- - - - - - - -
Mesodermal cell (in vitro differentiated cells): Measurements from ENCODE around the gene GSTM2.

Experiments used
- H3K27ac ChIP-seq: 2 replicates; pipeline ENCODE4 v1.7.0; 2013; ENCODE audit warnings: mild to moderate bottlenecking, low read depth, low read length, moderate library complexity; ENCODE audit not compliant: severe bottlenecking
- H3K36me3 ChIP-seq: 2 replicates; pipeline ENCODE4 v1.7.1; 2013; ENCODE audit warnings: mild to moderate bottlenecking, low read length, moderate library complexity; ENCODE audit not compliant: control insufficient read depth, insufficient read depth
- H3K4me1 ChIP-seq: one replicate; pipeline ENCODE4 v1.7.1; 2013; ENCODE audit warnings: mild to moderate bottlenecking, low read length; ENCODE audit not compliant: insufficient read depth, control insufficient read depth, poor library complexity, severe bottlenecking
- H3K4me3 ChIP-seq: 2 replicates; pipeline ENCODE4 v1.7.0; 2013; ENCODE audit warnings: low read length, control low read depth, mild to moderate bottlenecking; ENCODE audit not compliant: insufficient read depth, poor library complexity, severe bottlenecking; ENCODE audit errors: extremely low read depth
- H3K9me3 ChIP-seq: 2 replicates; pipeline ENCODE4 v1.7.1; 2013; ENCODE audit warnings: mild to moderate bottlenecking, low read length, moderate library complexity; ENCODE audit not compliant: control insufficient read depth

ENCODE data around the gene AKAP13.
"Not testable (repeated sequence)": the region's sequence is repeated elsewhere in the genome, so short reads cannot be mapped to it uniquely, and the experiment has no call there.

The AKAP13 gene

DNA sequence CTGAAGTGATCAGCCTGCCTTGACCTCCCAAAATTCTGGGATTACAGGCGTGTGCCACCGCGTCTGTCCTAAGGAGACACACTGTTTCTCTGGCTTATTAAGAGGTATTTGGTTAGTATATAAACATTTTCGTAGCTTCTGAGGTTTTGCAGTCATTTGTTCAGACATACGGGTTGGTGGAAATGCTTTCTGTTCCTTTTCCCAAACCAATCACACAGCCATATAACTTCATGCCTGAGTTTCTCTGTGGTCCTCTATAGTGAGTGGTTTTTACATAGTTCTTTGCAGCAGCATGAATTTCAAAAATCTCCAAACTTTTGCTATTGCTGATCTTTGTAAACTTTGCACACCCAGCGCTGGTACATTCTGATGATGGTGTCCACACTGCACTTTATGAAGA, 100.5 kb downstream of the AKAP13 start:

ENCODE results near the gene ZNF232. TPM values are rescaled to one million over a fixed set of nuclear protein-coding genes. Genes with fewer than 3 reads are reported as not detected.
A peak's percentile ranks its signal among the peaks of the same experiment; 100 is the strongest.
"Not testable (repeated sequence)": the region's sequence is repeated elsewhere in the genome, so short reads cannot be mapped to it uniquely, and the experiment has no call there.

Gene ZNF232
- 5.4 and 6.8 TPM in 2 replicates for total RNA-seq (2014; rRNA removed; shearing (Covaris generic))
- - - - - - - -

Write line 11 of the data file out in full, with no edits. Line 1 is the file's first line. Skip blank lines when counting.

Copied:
DNA sequence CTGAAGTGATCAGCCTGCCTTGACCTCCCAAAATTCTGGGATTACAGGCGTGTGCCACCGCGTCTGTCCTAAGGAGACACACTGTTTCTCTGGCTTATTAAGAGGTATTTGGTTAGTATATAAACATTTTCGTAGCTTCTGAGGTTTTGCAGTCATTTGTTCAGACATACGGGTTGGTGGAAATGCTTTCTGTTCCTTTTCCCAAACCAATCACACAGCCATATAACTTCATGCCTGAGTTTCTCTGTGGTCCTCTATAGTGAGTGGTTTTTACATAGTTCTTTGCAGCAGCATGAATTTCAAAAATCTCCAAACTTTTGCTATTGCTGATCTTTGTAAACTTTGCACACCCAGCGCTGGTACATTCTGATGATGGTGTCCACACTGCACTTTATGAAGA, 100.5 kb downstream of the AKAP13 start: